Photo by Whitehorse Star
Photo by Whitehorse Star
The Yukon Humane Society’s executive director is speaking out to clear up misunderstandings about the organization’s involvement with court proceedings against a Tagish animal rescue.
Dan Moore took to the organization’s Facebook page Monday to address public questions and concerns about the court order against Shelley Cuthbert, who owns and operates Any Domesticated Animal Rescue and Boarding Kennels.
Moore told the Star he wants to clarify that the humane society was not involved in the court proceedings and that it’s prepared to accept dogs from the rescue.
“There was confusion with the public as to why, if her rescue had that many animals, we weren’t we stepping in, why wasn’t she bringing them to us,” Moore explained.
“We were more than willing to help; we help out any other community in town,” he added.
In January, Yukon Court of Appeal Justice John J.L. Hunter granted a partial stay of a Yukon Supreme Court injunction that would have required Cuthbert to remove 53 dogs from her property by Feb. 11, 2018.
Under the new order, Cuthbert was required to surrender 10 dogs on the 15th of each month to the Yukon government’s Animal Health Unit.
They would assess the dogs and ideally place them with the humane society for rehoming.
But according to Cuthbert, on Feb. 15, she had 10 dogs euthanized on her property and they died in her arms.
She told the Star last week she made the decision to have the dogs euthanized in her care as they don’t meet criteria for adoption.
None of her dogs are good with small children, she said, and some have difficulties with other animals, bite histories or medical conditions.
“I was backed into a corner, so I had no choice,” Cuthbert said. “I don’t want to see my dogs be euthanized but I have run out of options.”
Mary Vanderkop, the chief veterinary officer with the AHU, said she could not discuss the specific case with the Star nor confirm the euthanasia for privacy reasons.
But she said there are no set criteria for determining whether dogs are acceptable for re-homing, it’s on a case-by-case basis and the unit largely relies on information from owners.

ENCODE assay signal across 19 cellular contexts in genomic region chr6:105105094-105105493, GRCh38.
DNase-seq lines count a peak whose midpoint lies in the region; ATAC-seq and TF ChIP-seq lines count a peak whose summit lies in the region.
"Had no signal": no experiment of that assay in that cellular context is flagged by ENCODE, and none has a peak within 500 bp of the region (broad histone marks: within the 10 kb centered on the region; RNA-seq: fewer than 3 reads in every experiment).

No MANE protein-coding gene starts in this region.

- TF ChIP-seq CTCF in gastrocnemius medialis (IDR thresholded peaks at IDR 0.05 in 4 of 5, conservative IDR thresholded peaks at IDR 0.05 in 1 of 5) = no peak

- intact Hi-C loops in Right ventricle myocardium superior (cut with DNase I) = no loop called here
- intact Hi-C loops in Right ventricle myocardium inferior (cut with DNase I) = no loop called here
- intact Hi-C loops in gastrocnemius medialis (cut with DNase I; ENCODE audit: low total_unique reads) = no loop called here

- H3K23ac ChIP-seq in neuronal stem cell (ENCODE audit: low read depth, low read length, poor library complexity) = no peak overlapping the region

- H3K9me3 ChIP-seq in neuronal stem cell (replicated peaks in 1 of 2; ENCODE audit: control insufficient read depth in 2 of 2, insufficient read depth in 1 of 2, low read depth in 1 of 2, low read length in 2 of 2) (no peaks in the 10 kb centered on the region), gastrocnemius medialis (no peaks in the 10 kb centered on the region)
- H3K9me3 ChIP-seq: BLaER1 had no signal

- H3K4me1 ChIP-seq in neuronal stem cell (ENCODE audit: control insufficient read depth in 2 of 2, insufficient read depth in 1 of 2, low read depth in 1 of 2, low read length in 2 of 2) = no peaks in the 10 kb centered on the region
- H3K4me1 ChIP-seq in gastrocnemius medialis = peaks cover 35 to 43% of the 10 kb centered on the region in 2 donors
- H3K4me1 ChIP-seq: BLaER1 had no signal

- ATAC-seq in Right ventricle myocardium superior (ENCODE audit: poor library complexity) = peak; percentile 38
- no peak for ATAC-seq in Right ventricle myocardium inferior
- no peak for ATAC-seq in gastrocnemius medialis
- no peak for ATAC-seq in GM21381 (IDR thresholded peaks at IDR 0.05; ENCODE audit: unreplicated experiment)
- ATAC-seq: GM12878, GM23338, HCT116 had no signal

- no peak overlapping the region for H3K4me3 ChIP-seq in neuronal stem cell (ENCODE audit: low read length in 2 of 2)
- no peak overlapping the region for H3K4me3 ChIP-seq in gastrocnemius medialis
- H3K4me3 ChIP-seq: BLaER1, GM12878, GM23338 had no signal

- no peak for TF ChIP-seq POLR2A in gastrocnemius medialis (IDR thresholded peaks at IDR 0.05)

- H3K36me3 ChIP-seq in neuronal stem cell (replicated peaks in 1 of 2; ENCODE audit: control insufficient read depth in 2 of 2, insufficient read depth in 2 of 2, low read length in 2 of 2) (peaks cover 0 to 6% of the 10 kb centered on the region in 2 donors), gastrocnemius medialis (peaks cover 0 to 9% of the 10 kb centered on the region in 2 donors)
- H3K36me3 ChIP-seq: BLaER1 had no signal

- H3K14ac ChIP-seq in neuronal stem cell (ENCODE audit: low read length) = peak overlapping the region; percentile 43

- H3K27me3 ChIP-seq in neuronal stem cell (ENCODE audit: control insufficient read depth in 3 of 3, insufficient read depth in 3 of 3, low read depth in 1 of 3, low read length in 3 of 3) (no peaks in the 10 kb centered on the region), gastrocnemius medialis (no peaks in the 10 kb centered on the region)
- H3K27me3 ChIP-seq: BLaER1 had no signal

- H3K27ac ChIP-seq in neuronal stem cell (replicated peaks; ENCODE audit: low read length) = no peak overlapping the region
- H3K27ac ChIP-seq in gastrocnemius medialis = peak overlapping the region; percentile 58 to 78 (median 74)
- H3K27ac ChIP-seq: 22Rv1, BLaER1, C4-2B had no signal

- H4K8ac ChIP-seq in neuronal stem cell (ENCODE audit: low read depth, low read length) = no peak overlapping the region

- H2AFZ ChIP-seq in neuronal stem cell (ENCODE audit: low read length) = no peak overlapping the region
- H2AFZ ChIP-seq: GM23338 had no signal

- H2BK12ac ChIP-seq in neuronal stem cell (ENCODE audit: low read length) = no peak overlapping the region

Moore said he doesn’t know the specifics about the dogs at the Tagish rescue, but said the humane society does have avenues for dealing with difficult or aggressive dogs.
That includes Yukon-based trainers and foster homes as well as connections to four animal rescue operations in the South.
“We have channels that we work with down south in specialized shelters that deal with aggressive animals,” he said.
Last year, Moore noted, four dogs with fear aggression issues were sent to southern organizations. They were all rehabilitated and re-homed.
He said it would be a very rare instance of severe aggression that the organization would not accept an animal; he has never had a case in his two-year stead as executive director.
But he noted that he has a responsibility to ensure the safety of everyone at the Mae Bachur Animal Shelter and wouldn’t take an animal if it was “too far gone.”
The humane society operates a no-kill shelter, meaning there is no time limit for how long animals can stay in their care. Moore said animals will be euthanized in cases involving illness or a severe injury.
The society says it has re-homed more than 600 animals in the past year.
Moore said it was unfortunate that 10 dogs were euthanized but that he can’t speak to Cuthbert’s decisions or concerns.
“This shouldn’t be an issue of ego or personal agendas; this should be about the animals,” he said.
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